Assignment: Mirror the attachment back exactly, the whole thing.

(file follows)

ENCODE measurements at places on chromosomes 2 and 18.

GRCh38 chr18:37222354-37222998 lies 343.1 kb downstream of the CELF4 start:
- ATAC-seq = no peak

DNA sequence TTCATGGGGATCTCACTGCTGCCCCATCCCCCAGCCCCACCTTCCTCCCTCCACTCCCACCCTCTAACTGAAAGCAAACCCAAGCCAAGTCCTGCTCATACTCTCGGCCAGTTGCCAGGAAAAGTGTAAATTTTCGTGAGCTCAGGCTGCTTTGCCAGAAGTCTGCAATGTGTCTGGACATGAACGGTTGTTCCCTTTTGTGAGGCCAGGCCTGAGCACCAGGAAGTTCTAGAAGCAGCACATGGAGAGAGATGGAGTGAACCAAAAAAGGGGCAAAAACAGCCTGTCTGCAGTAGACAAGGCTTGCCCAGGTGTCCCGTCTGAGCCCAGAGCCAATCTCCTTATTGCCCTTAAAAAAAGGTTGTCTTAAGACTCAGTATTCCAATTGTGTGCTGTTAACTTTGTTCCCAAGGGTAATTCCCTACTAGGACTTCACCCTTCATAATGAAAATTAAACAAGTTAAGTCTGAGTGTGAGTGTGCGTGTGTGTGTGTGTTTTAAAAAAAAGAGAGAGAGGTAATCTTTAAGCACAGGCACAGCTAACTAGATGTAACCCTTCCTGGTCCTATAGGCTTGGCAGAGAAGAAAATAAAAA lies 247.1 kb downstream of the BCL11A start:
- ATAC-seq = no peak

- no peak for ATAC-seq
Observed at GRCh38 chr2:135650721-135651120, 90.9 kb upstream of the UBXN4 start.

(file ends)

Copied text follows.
ENCODE measurements at places on chromosomes 2 and 18.

GRCh38 chr18:37222354-37222998 lies 343.1 kb downstream of the CELF4 start:
- ATAC-seq = no peak

DNA sequence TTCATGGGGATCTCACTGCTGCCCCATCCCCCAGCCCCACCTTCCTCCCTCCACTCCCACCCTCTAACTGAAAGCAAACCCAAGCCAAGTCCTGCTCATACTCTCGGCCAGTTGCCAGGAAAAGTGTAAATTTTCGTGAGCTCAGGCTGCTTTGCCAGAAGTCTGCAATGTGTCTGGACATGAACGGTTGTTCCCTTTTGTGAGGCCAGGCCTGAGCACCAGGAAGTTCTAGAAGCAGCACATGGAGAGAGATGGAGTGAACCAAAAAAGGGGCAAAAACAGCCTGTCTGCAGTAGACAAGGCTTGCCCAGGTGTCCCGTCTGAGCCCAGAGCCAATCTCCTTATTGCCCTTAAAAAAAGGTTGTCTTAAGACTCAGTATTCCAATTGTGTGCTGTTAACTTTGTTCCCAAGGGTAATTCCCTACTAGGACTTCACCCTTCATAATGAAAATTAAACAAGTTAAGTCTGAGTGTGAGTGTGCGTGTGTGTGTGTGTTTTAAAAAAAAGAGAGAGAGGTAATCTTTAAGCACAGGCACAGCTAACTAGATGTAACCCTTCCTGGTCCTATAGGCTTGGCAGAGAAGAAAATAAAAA lies 247.1 kb downstream of the BCL11A start:
- ATAC-seq = no peak

- no peak for ATAC-seq
Observed at GRCh38 chr2:135650721-135651120, 90.9 kb upstream of the UBXN4 start.